By Lee Weyhrich
The Clay City Council on Monday passed a “vicious dog” ordinance, virtually banning pit bulls in city limits.
Existing pit bull dogs, or any of their variations, must be registered with the city, no new pits may be brought into the city, and any newborn pit puppies will need to be removed from the city limits within a certain amount of time.
These dog breeds must be confined indoors or kept in a locked, outside pen. If taken for a walk, the dogs must be leashed and muzzled at all times. Within 10 days of registration, owners must post “Beware of Dog” signs in easily seen locations on their property.
Owners are also required to carry $50,000 in public liability insurance for their pets. In case of the death of a pet, the birth of puppies or a change of address within the city limits, owners have 10 days to notify city officials.
Violators of this ordinance will face between $200 and $500 in fines as well as up to 30 days in jail.
Last Tuesday, Jefferson County Sheriff Mike Hale was confronted in his front yard by four dogs described as acting aggressive and looking like pit bull breeds, said Jefferson County Sheriff’s Office Chief Deputy Randy Christian. Hale fired a warning shot in the ground and then a second shot containing “bird shot” that grazed one dog, Christian said.
“That turned them away,” Christian said. “Animal control was called to the scene and took control of the dogs that at the time were still roaming the neighborhood. The owner was identified and is facing a charge of allowing dogs to run at large.”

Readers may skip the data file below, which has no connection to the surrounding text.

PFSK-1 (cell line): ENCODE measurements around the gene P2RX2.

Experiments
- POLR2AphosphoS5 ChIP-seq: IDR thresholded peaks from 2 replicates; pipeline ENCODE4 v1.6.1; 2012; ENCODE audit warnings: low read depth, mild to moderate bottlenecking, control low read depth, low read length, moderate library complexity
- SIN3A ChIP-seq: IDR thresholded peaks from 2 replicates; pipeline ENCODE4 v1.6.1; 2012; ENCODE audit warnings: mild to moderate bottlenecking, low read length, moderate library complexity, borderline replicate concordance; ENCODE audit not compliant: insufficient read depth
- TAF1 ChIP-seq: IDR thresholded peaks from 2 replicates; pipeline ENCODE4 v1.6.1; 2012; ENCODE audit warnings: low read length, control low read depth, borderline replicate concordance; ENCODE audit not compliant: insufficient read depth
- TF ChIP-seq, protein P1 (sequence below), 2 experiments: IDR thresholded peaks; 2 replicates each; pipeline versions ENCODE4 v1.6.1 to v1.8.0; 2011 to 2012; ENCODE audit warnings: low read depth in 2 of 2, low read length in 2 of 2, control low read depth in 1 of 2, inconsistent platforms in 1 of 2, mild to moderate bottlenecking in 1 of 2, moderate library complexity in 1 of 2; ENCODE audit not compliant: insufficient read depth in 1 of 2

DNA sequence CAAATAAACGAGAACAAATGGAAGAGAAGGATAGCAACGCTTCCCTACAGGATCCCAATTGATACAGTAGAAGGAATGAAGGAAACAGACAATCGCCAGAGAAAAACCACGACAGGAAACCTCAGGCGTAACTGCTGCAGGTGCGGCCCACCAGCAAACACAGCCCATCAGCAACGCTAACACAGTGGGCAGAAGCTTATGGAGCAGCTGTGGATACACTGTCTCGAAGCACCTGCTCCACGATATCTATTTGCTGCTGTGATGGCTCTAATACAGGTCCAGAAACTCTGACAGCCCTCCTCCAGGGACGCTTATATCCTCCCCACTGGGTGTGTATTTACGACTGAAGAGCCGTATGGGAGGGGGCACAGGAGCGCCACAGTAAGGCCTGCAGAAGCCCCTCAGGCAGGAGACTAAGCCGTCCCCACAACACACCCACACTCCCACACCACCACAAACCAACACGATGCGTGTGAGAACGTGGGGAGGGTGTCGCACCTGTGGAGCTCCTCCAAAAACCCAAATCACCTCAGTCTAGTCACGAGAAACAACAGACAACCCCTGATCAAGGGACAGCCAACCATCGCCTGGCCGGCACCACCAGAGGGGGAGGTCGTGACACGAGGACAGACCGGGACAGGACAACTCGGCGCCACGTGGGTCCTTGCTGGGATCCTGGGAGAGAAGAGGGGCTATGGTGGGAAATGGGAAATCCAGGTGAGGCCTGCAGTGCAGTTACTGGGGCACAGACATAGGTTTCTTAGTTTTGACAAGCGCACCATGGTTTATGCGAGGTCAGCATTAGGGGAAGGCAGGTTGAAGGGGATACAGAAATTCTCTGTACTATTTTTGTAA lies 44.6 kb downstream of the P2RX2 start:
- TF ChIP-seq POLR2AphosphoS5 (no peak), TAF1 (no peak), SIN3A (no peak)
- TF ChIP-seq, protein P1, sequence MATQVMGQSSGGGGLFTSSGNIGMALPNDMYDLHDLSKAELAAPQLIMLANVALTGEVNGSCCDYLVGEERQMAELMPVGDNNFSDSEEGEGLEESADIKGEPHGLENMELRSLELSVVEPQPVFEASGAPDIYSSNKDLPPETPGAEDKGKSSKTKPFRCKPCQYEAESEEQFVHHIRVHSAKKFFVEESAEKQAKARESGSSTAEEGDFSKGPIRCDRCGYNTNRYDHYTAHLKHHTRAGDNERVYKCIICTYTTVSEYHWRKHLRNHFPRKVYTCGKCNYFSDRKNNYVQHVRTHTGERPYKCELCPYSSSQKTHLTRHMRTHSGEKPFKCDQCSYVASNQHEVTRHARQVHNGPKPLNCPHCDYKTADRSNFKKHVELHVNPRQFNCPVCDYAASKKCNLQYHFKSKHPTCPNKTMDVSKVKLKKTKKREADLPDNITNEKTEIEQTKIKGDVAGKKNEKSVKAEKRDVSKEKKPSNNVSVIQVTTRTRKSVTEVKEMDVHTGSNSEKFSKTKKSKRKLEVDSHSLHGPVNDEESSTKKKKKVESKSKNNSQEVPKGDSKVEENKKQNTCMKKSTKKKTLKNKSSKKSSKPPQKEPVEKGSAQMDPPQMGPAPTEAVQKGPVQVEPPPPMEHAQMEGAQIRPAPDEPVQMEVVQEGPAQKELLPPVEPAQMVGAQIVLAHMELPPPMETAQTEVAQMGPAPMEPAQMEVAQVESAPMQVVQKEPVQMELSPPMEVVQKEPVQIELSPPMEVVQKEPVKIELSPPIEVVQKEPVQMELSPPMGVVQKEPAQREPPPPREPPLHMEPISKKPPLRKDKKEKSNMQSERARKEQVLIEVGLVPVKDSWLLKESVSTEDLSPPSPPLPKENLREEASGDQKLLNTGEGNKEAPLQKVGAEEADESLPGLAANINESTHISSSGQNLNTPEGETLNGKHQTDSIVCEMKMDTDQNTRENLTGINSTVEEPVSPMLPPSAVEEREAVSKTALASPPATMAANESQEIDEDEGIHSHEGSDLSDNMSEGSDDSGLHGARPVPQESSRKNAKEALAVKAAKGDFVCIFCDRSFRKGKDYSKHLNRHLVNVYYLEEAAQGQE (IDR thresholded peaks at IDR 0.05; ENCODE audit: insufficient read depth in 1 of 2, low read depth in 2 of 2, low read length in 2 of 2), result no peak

This incident prompted the city council to pass the ordinance.
“I think the city leaders just used this incident as an example of the need for it,” Christian said.
The council also voted 3-2 to establish fishing regulations at Cosby Lake, with a vote split due to the inclusion of a firearms restriction that one councilman, Mark Halstead, believes might be another cobblestone on the road to Second Amendment violation. Halstead and Councilman Kevin Small voted no.
Halstead and Small both disagreed with the wording of the second section of the new regulation. “It shall be unlawful for any person to possess a firearm while operating a boat or as a passenger in a boat, unless said person is a designated law enforcement officer engaged in the fulfillment of his or her duties,” the contested phrase states.
“I do not agree with Section 2 of this,” Halstead said. “I’m a very big NRA (National Rifle Association) supporter. I am a big supporter of Second Amendment rights. Slowly but surely our rights are going to be taken away from us.”
Dixon said the inclusion of the firearms addendum is a matter of context. The carrying of firearms in public parks is already restricted due to an earlier city ordinance from several years ago, which was in turn a restatement of federal law, he added.
The language of Section 2, he asserts, is to keep people from “hunting” fish with firearms in the park and is, in this way, an extension of Section 1, which states only traditional hook and line fishing is allowed. No jug fishing, trot line fishing, limb line fishing or other method of unattended line fishing is permitted.
The ordinance would continue to ban these methods of fishing even if Alabama’s proposed “universal open carry” bill is eventually adopted, which would otherwise allow carry within the park.
Section 3 states only the city government may authorize fishing tournaments, while Section 4 lays out fines for violation of the new law. The first violation is $100, second is $200 and each subsequent violation will be $300.